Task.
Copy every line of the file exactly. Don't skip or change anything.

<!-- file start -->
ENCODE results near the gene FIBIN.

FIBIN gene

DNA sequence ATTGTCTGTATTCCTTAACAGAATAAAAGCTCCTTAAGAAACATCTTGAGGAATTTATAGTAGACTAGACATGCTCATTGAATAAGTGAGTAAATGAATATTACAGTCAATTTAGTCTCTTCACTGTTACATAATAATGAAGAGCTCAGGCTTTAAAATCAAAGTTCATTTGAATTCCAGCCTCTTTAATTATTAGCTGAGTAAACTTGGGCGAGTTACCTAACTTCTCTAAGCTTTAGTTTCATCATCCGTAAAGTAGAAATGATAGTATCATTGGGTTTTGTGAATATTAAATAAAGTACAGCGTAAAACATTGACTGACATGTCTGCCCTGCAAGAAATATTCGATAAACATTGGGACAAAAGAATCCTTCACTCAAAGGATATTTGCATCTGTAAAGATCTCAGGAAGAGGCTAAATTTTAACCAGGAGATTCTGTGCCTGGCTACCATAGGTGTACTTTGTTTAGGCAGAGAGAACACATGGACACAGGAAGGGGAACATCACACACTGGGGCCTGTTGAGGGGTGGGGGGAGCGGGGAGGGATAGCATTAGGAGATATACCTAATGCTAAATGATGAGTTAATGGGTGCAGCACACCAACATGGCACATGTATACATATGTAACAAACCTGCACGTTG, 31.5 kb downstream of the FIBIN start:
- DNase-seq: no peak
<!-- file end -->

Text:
ENCODE results near the gene FIBIN.

FIBIN gene

DNA sequence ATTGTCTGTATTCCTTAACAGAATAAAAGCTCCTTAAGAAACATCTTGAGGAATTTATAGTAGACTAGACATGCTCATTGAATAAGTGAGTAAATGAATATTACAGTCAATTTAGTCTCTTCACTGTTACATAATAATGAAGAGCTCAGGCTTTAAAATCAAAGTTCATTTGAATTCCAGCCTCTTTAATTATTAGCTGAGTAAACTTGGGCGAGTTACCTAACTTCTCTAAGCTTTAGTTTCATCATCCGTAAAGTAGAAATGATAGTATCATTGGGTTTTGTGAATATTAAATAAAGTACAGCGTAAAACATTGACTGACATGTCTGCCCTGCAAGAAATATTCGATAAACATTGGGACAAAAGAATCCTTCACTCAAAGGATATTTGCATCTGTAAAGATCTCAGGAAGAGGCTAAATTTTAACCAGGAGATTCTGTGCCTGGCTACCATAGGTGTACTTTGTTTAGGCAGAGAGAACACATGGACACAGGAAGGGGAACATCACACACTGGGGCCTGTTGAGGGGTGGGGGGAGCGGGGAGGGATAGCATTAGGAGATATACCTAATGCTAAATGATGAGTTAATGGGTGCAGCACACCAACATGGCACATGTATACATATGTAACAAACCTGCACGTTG, 31.5 kb downstream of the FIBIN start:
- DNase-seq: no peak